OBC Connect

A site for those with an interest in the Order of Buddhist Contemplatives, past or present, and related subjects.
 
HomeHome  CalendarCalendar  GalleryGallery  FAQFAQ  SearchSearch  RegisterRegister  Log in  

Share | 
 

 Seikai Luebke's Essay on sweepingzen.com - Why are Kennett's Disciples So reclusive?

View previous topic View next topic Go down 
AuthorMessage
Jcbaran

avatar

Posts : 1614
Join date : 2010-11-13
Age : 66
Location : New York, NY

PostSubject: Seikai Luebke's Essay on sweepingzen.com - Why are Kennett's Disciples So reclusive?   Mon Apr 08, 2013 1:38 am

This was posted on the sweepingzen.com website.

http://sweepingzen.com/why-are-roshi-jiyu-kennetts-disciples-so-reclusive/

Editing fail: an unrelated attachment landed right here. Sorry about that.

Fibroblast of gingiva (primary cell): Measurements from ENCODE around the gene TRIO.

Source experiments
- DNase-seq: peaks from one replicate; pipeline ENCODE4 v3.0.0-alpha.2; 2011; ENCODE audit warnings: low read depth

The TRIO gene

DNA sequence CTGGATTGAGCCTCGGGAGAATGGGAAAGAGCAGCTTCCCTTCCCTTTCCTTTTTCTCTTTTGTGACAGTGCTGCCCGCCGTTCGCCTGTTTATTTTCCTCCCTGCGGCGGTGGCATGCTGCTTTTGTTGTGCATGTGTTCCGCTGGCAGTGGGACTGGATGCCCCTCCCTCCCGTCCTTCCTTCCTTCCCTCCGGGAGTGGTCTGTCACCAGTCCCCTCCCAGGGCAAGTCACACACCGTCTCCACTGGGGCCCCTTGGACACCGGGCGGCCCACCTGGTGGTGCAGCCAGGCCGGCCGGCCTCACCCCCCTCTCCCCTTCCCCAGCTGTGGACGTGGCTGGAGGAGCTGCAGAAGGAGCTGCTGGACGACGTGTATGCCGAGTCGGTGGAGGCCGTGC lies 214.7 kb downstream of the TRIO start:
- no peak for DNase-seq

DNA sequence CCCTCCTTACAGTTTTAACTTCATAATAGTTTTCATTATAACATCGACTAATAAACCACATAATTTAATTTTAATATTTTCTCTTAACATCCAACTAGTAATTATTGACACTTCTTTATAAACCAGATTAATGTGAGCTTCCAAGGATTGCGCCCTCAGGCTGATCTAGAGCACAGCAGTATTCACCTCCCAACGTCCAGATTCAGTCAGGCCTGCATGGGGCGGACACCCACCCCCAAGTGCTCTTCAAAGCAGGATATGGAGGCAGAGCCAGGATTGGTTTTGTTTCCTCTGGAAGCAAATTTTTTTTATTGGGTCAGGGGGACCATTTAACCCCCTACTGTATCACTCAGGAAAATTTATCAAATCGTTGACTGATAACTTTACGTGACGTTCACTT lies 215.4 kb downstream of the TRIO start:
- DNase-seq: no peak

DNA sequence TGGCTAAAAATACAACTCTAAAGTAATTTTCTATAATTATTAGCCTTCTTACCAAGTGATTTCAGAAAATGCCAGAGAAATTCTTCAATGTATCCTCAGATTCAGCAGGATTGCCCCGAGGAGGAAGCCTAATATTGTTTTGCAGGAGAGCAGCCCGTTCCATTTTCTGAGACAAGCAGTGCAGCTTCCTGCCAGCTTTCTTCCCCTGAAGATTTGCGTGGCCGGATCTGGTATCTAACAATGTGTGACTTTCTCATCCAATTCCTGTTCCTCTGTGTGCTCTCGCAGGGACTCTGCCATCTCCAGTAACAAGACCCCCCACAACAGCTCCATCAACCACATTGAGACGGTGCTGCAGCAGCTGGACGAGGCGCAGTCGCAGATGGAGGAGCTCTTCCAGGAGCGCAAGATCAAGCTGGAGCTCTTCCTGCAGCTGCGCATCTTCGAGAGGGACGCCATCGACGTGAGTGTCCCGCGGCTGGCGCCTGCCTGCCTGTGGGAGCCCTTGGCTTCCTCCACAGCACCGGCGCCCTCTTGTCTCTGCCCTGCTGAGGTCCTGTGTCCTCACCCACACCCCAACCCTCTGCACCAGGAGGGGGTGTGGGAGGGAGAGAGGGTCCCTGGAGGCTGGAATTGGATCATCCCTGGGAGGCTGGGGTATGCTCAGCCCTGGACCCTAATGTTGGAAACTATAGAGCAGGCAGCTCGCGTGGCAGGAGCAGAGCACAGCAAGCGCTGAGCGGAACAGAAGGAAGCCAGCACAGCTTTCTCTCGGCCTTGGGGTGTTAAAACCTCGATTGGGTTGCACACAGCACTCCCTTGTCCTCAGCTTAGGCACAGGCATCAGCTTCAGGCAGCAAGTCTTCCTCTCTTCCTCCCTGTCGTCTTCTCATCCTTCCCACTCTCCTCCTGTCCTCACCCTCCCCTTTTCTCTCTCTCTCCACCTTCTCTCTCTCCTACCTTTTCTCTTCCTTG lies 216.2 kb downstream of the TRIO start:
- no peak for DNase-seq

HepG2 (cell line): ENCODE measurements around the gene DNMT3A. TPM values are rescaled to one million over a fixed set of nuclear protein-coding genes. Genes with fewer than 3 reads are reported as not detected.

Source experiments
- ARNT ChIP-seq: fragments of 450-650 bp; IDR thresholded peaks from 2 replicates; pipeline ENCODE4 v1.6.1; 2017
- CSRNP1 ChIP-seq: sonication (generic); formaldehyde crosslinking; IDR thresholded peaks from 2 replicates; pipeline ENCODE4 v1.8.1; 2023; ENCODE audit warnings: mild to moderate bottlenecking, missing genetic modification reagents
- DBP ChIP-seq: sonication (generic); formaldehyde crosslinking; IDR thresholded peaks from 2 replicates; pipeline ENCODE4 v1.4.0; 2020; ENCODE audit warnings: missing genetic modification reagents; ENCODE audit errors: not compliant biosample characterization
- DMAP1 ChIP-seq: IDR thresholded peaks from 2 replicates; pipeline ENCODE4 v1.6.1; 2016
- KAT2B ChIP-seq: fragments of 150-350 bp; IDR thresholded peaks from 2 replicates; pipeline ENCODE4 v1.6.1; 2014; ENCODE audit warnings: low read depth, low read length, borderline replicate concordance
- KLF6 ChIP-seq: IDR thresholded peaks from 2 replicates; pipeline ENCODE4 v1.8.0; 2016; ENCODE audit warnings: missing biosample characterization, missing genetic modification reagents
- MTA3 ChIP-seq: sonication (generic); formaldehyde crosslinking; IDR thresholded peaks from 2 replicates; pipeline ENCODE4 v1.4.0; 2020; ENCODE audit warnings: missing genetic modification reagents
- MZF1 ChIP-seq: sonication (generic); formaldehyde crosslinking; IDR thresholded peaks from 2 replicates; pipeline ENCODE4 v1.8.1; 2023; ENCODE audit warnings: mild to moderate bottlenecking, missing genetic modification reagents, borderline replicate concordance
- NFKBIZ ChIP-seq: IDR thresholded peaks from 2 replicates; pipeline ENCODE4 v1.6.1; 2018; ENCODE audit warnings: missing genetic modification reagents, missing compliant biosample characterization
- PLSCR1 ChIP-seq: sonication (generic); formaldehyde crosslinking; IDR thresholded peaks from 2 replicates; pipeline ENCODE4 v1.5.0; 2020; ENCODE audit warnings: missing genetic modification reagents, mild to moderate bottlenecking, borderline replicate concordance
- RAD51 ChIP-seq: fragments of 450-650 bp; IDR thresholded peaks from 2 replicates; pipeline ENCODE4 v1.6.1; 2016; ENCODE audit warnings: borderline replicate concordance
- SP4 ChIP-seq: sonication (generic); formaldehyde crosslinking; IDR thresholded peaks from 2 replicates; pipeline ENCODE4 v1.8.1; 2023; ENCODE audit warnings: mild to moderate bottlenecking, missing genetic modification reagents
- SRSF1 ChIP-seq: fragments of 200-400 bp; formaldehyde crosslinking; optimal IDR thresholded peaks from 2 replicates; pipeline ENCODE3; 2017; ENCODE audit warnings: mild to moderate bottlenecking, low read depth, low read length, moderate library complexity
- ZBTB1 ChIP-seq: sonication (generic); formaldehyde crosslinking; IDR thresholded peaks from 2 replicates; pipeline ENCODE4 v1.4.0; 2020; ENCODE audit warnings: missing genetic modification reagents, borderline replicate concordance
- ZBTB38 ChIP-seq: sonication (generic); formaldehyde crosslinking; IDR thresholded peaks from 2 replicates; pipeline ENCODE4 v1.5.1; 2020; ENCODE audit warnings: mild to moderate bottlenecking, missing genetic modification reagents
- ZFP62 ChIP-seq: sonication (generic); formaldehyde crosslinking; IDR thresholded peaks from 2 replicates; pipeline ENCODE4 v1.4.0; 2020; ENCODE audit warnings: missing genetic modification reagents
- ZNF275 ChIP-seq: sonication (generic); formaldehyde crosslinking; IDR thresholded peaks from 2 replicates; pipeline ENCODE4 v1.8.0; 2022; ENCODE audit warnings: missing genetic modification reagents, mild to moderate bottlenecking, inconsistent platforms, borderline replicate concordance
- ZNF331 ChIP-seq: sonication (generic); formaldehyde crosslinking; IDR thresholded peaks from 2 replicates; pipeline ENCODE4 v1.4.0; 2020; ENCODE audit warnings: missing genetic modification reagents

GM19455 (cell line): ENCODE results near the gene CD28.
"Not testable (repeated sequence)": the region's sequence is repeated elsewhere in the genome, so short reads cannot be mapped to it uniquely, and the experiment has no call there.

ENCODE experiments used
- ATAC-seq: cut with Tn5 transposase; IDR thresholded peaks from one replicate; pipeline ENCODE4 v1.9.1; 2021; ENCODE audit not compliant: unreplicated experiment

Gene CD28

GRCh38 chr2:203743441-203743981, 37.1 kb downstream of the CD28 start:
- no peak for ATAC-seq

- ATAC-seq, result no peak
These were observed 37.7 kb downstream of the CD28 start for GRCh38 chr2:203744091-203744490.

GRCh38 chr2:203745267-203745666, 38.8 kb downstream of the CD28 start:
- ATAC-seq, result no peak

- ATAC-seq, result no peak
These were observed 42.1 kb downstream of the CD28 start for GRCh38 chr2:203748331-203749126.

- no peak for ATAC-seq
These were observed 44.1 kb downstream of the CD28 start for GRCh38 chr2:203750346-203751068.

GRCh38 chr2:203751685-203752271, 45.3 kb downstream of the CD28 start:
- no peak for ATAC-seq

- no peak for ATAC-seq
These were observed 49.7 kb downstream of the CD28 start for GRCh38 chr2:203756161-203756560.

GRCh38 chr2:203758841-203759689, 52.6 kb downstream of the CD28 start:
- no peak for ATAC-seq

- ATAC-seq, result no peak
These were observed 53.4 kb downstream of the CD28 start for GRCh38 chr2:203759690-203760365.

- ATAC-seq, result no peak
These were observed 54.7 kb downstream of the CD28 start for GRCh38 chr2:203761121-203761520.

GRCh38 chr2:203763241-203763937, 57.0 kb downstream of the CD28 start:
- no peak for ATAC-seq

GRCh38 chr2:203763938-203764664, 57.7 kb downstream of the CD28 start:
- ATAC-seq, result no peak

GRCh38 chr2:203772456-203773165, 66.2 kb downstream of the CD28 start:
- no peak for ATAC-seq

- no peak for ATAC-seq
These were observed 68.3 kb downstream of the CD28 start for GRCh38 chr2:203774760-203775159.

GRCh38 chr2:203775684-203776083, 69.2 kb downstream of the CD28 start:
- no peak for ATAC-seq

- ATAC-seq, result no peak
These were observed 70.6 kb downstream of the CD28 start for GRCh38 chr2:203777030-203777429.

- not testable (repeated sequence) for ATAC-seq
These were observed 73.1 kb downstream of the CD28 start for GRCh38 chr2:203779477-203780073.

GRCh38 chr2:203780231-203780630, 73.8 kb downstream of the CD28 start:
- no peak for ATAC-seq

Please note - this site is very open about posting essays from any zen group or writer - without editing, and also anyone is free to comment on sweepingzen directly. I am thinking about responding. This post deserves some comment. I think this piece demonstrates perhaps a new OBC public strategy -- admitting a little bit that Kennett had some flaws or perhaps poorly communicated. What do people here think?

Why Are Roshi Jiyu Kennett’s Disciples So Reclusive?

Posted by: Seikai Luebke on April 6, 2013


In 1969 Roshi Jiyu Kennett left Japan, where she had spent most of the decade of the 1960s training at Sojiji monastery, and running her own small temple. Arriving in San Francisco, she stayed briefly with Suzuki Roshi, who was teaching Zen to young, idealistic baby boomers, hungry for authentic teaching from the mystical Far East, especially if it included talk of enlightenment and meditation practice – zazen. She was willing to teach that, and more, to this generation of enthusiastic seekers. In so doing, she established herself among the first wave of Zen teachers to leave China, Japan and Korea, and take the risky plunge of teaching Westerners.